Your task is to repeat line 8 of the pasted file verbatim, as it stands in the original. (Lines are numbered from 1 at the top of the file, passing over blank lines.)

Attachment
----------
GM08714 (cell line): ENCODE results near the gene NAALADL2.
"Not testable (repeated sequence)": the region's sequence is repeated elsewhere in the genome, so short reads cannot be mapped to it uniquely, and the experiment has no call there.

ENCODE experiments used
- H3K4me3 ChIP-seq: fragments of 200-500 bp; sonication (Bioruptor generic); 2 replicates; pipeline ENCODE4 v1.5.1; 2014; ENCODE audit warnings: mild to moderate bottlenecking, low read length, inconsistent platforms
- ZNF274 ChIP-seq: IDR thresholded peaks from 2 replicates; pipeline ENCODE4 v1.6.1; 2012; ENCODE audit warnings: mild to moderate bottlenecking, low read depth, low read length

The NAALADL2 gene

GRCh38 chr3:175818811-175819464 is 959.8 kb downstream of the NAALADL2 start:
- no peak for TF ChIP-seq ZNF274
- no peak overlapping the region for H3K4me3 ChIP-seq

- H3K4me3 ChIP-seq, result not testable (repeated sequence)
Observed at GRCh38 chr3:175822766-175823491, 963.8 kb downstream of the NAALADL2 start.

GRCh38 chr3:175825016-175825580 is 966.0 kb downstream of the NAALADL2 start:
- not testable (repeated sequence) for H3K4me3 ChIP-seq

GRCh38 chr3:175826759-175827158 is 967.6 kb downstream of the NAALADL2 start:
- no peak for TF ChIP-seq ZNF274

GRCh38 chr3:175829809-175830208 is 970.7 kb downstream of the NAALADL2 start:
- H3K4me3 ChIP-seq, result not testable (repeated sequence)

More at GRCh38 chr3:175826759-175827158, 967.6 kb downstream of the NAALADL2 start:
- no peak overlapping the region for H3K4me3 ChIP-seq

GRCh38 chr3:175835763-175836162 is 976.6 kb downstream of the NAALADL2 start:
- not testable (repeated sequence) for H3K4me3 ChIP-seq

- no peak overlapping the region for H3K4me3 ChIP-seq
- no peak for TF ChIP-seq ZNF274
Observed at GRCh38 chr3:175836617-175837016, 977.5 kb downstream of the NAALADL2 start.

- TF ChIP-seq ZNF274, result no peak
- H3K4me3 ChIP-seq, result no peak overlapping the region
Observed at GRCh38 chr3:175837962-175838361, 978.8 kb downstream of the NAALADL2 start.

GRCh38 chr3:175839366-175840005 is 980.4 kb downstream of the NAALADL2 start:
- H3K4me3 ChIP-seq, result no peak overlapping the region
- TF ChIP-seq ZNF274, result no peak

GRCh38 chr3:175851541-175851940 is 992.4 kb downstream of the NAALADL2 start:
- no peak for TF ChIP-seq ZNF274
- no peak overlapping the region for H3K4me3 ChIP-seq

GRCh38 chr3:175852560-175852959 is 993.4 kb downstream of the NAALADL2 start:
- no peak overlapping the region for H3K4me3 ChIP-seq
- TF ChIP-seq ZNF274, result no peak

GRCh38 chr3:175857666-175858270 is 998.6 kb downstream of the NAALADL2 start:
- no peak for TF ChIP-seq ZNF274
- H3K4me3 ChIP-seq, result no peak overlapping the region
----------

- no peak for TF ChIP-seq ZNF274